Here’s a thoughtful piece from Diego Arispe-Bazan (MAPH 2011), who worked as a MAPH intern at the Smart Museum on campus after graduation. Diego talks about his work, focusing on the introduction of new technologies into the gallery experience and curatorial practice.
Here’s an excerpt:
The debate on interpretive technologies was lively among the Smart interns. It centered on the issue of how multiplicity in experience could be flattened out. The argument is not without basis: interpretive technology, used indiscriminately, can turn a gallery into an arcade. In fact, certain visitors who shared this view eschewed the iPads entirely. However, through my observation and the comments gathered from the museum guards, it became clear that those who chose to pick up the iPads were eager to embrace the integration of interactive digital media into the gallery experience.
Beth Gallagher is the Director of Community Involvement for AON Corporation, headquartered in Chicago. According to her bio, she is responsible for “managing the day-to-day operations of the AON Foundation giving programs, which include grants, sponsorships, business unit charitable contributions, disaster relief and employee matching gifts. In addition, Beth oversees employee volunteer programming at the firm.”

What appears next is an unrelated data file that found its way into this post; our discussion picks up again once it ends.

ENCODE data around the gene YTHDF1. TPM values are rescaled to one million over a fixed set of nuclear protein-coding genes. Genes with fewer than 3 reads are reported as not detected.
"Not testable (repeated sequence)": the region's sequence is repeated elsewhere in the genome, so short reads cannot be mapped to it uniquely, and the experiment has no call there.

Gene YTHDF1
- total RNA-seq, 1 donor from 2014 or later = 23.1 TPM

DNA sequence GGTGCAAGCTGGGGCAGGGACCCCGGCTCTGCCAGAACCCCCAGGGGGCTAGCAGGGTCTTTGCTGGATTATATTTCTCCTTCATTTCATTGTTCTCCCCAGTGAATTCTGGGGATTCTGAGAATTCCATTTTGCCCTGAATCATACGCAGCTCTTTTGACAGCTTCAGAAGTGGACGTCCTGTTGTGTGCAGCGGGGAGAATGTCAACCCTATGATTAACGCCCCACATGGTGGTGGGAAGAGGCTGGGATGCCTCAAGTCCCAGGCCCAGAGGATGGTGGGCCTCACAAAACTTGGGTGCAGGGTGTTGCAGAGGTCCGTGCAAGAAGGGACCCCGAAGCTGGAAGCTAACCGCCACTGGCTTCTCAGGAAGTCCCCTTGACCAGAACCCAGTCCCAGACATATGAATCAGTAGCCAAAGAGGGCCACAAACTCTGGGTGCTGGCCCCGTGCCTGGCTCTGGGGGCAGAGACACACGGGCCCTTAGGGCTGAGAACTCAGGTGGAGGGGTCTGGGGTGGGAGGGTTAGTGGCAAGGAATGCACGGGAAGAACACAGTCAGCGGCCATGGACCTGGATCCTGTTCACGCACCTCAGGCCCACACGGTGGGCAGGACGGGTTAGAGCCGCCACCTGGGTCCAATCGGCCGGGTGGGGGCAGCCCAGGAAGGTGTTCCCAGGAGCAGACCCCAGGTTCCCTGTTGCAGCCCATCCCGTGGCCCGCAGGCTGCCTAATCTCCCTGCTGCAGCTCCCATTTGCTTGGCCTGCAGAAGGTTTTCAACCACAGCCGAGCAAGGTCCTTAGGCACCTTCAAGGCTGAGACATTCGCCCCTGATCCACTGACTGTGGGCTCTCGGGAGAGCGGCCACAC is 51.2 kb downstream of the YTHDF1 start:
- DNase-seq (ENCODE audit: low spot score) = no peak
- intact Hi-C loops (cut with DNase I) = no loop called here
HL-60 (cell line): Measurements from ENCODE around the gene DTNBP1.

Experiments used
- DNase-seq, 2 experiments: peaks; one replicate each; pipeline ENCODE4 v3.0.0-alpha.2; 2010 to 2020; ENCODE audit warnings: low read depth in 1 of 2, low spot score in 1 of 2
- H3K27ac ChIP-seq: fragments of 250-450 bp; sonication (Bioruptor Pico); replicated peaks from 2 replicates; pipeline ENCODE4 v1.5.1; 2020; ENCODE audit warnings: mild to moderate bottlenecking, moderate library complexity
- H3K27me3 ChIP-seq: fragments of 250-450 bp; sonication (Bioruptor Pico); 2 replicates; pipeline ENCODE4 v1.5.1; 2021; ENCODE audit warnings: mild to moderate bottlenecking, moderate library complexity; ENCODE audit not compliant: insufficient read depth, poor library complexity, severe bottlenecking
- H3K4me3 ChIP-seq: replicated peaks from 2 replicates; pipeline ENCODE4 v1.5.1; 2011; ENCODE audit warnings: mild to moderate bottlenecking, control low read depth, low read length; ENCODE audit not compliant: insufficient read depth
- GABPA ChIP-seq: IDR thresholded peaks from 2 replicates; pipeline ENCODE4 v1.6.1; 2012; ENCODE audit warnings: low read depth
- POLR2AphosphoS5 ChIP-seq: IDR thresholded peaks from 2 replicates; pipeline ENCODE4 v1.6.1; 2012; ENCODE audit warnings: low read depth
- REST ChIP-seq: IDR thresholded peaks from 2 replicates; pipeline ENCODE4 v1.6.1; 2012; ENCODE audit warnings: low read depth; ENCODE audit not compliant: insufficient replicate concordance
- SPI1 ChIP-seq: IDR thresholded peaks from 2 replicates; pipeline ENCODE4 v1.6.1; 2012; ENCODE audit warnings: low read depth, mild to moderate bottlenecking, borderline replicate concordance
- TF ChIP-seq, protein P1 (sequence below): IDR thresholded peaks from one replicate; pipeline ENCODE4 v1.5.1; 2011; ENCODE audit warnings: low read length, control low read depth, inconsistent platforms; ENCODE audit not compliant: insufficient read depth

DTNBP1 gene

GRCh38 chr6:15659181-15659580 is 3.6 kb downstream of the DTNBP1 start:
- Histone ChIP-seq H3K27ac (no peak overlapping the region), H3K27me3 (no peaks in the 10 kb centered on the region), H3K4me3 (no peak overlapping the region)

But–as Beth put it in a phone conversation–she “never would have guessed that a job like this existed,” when she first arrived in MAPH in 2001. At that point, she had one year of professional experience under her belt, and thought that she was on a path toward writing education. Though she took classes in pedagogy, Beth now says that it was her job as a docent at the Smart Museum and other coursework at the University that “broadened my thoughts about education.”
She began thinking about working in fundraising. But by the time the 2002 class graduated, the job market had collapsed. “It wasn’t as bad as this,” she said, talking about the context of her first attempts to find employment in comparison with the current economic conditions. After graduation she worked as an executive assistant at Youth Outreach Services before ultimately landing a gig there in development. She has been with AON Corporation since 2006.
Beth said she looks forward to speaking with MAPH students diverse opportunities in a corporate setting. She will be speaking at tonight’s Career Core event.
The Smart Museum’s exhibition Adaptation opened today, and it includes a new work by ARTV 24103, a collective that includes current MAPHers Laura Heldt and Natasha Long. The work grew out of a practicum taught by Catherine Sullivan — Natasha writes about the project over on the Adaptation blog-cum-catalogue.
The other works in Adaptation — by Guy Ben-Ner, Arturo Herrera, Catherine Sullivan, and Eve Sussman & The Rufus Corporation — re-envision classic literature, painting, film, ballet, and even e-mail for new video installations. You can check out clips of all the works on the online catalogue. Or, better yet, brave the snow tonight and come out for free food, refreshments, and art at the opening reception and panel discussion, from 5:30-7:30 pm.